Distinguished Ladies and Gentlemen, amongst other findings, it became obvious that the absence of a robust, well-modeled and adequately monitored technical and vocational system to offer opportunities for youths to get decent work and jobs is a key factor responsible for the massive movement of young people abroad in search of greener pastures.
In recent times, over 50,000 young men and women have left Edo State for Europe making the perilous journey through war-torn Libya, the Mediterranean Sea and on to Europe. We estimate that over 15% of them may have died in the course of the journey. Of the over 3,500 that have returned so far, many remain traumatized with tales of woe and frustration.
While it is true that there are other pressure points that tend to push our young people to other lands, the fact remains that as a nation, we have failed to provide hope for a better future for our young people who constitute the majority of our population.
Edo State: Technical and Vocational Education as Priority
Around the world, countries have been able to enjoy comparative advantage in productivity and economic growth as a result of the strength of their Education systems.
The Nigeria solution to technical and vocational education has been articulated in various documents such as the National Policy on Education, the National Economic Empowerment and Development Strategy (NEEDS) and Vision 20:2020.
The strategy expands the role of education as an investment tool for economic, social and political development to include education as:
1) An aggregate tool of empowerment of the poor, and the socially marginalized groups;
2) An effective means of developing the full capacities and potential of human resource, and
3) The development of a competent work force through the acquisition of practical life skills relevant to the world of work as a veritable means of developing sound intelligent learning societies, fit and relevant to the 21st century.
To achieve this, the transformative nature of Technical and Vocational Education and Training (TVET) became apparent. Consequently, the mission and vision of TVET was defined to cover:
- Technical Colleges
- Vocational Enterprise Institutions (VEIS)
iii. National Vocational Qualification Framework (NVQF)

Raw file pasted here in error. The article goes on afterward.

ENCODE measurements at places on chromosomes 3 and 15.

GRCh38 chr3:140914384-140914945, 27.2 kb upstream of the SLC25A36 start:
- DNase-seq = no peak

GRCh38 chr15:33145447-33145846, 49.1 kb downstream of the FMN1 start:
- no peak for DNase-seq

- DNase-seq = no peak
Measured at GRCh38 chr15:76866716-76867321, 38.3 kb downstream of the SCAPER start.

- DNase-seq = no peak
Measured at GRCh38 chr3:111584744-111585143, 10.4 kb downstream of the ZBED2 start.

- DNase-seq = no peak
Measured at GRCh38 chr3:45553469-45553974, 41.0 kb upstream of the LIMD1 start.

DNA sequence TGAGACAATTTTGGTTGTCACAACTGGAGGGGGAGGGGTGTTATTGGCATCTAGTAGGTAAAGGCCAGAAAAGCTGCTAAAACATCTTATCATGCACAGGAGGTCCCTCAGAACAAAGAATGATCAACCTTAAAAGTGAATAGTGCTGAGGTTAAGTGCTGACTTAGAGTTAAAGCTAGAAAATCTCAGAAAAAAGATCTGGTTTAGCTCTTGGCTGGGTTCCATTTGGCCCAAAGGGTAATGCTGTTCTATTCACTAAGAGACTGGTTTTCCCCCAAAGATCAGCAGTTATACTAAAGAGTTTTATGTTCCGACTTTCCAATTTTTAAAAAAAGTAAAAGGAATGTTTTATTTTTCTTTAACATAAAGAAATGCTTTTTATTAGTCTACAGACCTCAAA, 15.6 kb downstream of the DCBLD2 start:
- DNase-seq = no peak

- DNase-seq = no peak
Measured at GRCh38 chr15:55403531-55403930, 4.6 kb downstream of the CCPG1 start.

If properly implemented, TVET was expected to offer compatibility between labor demand and labor supply because Technical Education that emphasizes acquisition of skills as well as vocational knowledge would offer our youths empowerment for self-reliance, self-determination, economic and financial independence and economic development of the society.
Unfortunately the aspiration of TVET has been thwarted over the years by:
- Lack of funding
- Poor basic education
- Lack of facilities/instructional materials equipment, tools for teaching
- Nonchalant attitude
- Vandalism of equipment, tools by both the beneficiaries and community inhabitants.
Edo State Strategy:
The State Government has designed a development strategy based on widespread consultation with stakeholders. The 6 thematic pillars in that strategy are
- Institutional Reform – emphasizing transparency, accountability and building human capacity, systems and processes
- Economic Revolution- utilizing our rich endowments and comparative advantages to drive economic growth in areas like agriculture, services and manufacturing
- Infrastructure Development – to enhance mobility of goods and people and improve economic and social efficiencies
- Socio-welfare Enhancement – to make quantum leaps in education, health and other services to ensure inclusive growth and support the weak.
- Environmental Sustainability – to protect our environment particularly our forest endowment
- Culture and Tourism – use our rich culture and history to Place Edo as Nigeria’s foremost tourism destination
To fulfill these pillars, we have, as a government, undertaken several ground-breaking action and initiatives over the last 20 months since I took over the governance of Edo State. Amongst the multitude of actions, policies and programs, those that have multiplier effects in stimulating the economy and attracting private investments include, the design and the development of a 996 hectares Industrial Park and development of the Benin River port. We have also successfully launched a new industrial program including revision of incentives to investors, introduced technology in revenue collection, established a Public Private Partnership “PPP” office and an Edo Investment Promotion Bureau, initiating an Ease of Doing Business campaign.
During my electioneering campaign, I promised the people of Edo State that I would invest heavily in Education and to create a minimum of 200,000 jobs by 2020.